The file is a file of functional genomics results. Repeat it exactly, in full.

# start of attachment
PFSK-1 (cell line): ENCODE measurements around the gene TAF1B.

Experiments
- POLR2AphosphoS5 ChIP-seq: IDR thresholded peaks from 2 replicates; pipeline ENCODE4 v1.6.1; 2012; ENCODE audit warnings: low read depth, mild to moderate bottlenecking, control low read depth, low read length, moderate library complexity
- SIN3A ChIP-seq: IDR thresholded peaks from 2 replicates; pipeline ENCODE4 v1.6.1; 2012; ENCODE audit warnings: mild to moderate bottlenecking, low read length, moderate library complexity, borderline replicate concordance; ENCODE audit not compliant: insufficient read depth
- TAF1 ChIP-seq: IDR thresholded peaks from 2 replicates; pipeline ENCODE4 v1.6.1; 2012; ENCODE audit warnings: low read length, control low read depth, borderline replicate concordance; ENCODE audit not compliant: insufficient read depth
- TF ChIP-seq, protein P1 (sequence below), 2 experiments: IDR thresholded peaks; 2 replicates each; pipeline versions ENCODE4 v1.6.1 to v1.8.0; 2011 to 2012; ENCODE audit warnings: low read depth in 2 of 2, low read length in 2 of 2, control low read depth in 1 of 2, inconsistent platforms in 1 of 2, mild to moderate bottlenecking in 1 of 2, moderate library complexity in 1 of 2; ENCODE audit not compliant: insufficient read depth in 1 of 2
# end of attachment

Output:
PFSK-1 (cell line): ENCODE measurements around the gene TAF1B.

Experiments
- POLR2AphosphoS5 ChIP-seq: IDR thresholded peaks from 2 replicates; pipeline ENCODE4 v1.6.1; 2012; ENCODE audit warnings: low read depth, mild to moderate bottlenecking, control low read depth, low read length, moderate library complexity
- SIN3A ChIP-seq: IDR thresholded peaks from 2 replicates; pipeline ENCODE4 v1.6.1; 2012; ENCODE audit warnings: mild to moderate bottlenecking, low read length, moderate library complexity, borderline replicate concordance; ENCODE audit not compliant: insufficient read depth
- TAF1 ChIP-seq: IDR thresholded peaks from 2 replicates; pipeline ENCODE4 v1.6.1; 2012; ENCODE audit warnings: low read length, control low read depth, borderline replicate concordance; ENCODE audit not compliant: insufficient read depth
- TF ChIP-seq, protein P1 (sequence below), 2 experiments: IDR thresholded peaks; 2 replicates each; pipeline versions ENCODE4 v1.6.1 to v1.8.0; 2011 to 2012; ENCODE audit warnings: low read depth in 2 of 2, low read length in 2 of 2, control low read depth in 1 of 2, inconsistent platforms in 1 of 2, mild to moderate bottlenecking in 1 of 2, moderate library complexity in 1 of 2; ENCODE audit not compliant: insufficient read depth in 1 of 2